I loved the show, thought it was the best one yet. Of course, I seem to say that every year, and then after a while start second-guessing myself. But this time around the show had this finished, polished, *coherent* feel to it that the previous years' lacked. Plus, no gimmicks, just good skating. The opening number to Nessun Dorma was a pretty big signal of how this show differed than the previous ones. Opera music, simple costumes (apparently designed by a local, Denis Pizzacalla), elegant choreography (which turns out to have been done by one Brian Orser). Instead of trying to provide some sort of "creative" (and oftentimes cheesy) introduction, the numbers just transitioned from one to another with a simple introduction over the loudspeaker (which I suspect was prerecorded) by Kurt. And there were more group numbers - or, if not more, better. The opening went straight into Kurt, Elvis, and Brian's trio act, which was simply charming. The three of them were clearly having the time of their lives, and it was just a lot of fun. I'm really looking forward to seeing this on TV partly b/c 1) I was busy trying to take pictures which always means you miss things in a group number - not too many of the pictures turned out well =(, 2) There was a stupid TV camera blocking my view of center ice and 3) it's such a fun number I want to see it again!
There wasn't an obvious stated theme to the show, but the Act I closer, Kurt's first number, and the finale (along with one of Sato & Dungjen's programs) gave it a distinctly 50's American or Elvis theme (there were a lot of Elvis songs but I wasn't able to tell if they were *all* Elvis songs). There was also a running gag in the second act where Katarina kept coming out, all dressed up like an old-fashioned maid, wiping things down, picking things up (like Kurt's discarded skate guards when he came out to introduce Jann Arden, or Shae-Lynn's wrap), and finally skating a really cute number with Kurt. It actually served to provide a nice connecting element between the programs that tied the second act together in a way that last year's theme tried, but IMO fell short on. Don't get me wrong, I liked last year's show, but this year's show did a bunch of things better. Lea Ann Miller later told us during retakes that Kurt and Kat had worked on it over the summer and wanted to explore Kat's comedic side with it. That number was also really charming and something I want to see again on TV.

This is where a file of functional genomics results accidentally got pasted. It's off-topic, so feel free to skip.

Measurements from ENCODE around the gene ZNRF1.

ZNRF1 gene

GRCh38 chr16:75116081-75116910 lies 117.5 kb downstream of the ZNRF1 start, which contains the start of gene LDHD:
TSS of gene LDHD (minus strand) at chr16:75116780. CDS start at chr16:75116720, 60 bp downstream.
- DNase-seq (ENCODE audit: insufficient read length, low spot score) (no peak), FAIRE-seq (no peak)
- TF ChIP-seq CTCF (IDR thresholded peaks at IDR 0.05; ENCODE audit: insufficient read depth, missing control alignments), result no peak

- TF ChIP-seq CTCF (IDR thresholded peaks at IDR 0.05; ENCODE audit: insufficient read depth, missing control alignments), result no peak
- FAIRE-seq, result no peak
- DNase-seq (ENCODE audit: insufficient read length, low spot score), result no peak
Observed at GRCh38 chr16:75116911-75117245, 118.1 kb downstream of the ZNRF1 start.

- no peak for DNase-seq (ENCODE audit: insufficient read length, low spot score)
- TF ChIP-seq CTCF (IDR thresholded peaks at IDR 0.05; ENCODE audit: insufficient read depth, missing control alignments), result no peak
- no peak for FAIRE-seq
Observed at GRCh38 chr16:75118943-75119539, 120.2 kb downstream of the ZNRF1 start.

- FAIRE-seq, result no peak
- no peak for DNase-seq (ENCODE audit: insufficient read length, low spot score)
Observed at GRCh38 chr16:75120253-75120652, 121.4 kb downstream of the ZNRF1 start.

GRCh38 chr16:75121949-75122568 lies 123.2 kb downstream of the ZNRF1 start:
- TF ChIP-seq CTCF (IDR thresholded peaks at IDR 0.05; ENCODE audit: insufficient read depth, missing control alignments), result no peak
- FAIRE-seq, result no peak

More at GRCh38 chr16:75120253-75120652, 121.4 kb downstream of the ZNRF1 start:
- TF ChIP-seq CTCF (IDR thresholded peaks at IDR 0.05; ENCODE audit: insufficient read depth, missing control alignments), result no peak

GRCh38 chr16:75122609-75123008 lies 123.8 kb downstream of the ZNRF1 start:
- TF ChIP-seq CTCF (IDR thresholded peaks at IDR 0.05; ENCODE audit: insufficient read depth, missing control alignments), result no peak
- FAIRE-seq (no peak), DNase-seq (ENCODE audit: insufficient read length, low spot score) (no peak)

Kurt's first numbervwas a fun character piece. Not overt comedy like SSU, but definitely an attitude standpoint. It transitioned straight into the Act I closer, which to my surprise and delight, was a full-fledged multi-song group number, much like the SOI act closers/finales. Obviously b/c of the reduced rehearsal time, it wasn't as complexly choreographed or arranged but it also didn't feel like something that had been thrown together in 3 days. Lots of fun to watch. His second number was skated to Michael Bolton and was a more pensive number, but not in the HDYKTMP style. More like... hmmm. Serenade to Sonia style minus the intense romanticism? I'm not sure how to describe what I'm getting at, just that the overall mood was the kind of romantic pensiveness, but the choreography used to get at the mood wasn't your typical sappy skating program. Unfortunately, Kurt did sit right down on a spread eagle as he went by Michael Bolton, and moments later went down on a jump (his reactions were causing a lot of laughter in the audience just b/c they were so cute). After messing up element after element, he tried to recover but then kind of gave up and just knelt on the ice looking sheepish and apologetic towards Michael Bolton, knowing that he'd just caused Michael to have to resing the whole song. He pretty much apologized profusely, making some cute joking comments that I may be able to provide later, he and Michael praised each other for a while, and then he got right to an immediate retake, this time nailing everything, including a triple sal that he had doubled the first time around. Kurt's sal and double axel (and possibly toe - I wasn't paying that close attention) are still beautiful and high, and of course his footwork is stellar and different each time.